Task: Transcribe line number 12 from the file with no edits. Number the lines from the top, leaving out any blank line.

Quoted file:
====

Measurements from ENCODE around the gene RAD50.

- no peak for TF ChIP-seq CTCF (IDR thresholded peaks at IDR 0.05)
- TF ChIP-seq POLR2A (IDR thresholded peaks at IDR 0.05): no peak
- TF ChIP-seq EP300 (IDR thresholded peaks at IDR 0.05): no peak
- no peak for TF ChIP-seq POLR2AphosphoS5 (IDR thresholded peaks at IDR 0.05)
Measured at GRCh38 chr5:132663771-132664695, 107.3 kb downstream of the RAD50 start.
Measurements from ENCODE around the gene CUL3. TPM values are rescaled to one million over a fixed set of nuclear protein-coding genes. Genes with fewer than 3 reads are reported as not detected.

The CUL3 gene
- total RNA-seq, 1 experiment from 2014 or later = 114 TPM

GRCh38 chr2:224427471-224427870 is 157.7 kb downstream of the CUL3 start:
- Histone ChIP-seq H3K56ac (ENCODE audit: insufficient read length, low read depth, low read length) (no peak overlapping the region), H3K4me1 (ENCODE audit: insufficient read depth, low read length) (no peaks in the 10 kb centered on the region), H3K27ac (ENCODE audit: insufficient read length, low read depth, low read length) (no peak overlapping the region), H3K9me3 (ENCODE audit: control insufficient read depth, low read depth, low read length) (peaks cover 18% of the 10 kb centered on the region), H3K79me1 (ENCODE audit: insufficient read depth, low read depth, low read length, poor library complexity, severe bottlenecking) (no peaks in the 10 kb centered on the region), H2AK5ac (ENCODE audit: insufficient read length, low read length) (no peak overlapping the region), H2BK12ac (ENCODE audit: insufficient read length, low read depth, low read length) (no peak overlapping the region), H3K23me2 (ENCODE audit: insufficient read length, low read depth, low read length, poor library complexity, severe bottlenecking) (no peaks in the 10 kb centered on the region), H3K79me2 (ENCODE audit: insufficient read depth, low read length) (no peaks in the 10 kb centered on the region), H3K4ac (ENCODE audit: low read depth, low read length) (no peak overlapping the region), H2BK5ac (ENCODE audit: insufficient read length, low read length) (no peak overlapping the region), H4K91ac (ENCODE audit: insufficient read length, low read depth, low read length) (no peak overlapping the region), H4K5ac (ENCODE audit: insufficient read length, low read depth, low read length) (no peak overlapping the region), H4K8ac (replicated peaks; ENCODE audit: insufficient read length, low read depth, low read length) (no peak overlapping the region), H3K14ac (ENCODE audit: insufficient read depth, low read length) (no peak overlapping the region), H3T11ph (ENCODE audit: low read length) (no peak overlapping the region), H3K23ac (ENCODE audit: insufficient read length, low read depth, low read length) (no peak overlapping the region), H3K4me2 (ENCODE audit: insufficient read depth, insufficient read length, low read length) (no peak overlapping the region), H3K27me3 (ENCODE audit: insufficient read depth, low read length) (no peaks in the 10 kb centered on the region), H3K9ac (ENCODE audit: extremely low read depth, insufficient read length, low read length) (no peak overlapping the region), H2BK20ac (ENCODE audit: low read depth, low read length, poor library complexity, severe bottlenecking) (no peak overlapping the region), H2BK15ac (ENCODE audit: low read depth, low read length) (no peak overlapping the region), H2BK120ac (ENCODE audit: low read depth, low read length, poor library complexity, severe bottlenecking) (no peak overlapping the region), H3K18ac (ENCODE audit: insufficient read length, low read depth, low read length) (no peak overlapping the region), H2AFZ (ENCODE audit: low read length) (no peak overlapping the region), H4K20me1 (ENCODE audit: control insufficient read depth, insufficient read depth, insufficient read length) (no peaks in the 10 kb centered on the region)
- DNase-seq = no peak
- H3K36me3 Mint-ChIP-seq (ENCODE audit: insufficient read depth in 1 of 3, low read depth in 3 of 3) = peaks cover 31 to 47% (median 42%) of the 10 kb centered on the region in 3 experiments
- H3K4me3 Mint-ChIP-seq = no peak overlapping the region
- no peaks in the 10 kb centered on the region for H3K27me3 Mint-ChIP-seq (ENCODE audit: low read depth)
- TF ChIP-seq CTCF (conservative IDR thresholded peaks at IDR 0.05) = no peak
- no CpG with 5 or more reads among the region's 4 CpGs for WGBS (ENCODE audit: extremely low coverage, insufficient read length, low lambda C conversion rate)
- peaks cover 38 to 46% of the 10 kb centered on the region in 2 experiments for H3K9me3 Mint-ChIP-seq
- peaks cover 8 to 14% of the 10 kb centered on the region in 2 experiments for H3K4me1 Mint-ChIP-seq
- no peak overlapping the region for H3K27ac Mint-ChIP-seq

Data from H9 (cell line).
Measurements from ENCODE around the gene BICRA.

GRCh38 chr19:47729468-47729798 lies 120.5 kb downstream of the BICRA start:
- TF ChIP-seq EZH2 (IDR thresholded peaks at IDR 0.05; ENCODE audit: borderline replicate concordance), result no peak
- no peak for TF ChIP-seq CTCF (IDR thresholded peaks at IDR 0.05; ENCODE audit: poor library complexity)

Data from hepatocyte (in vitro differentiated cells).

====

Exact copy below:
- DNase-seq = no peak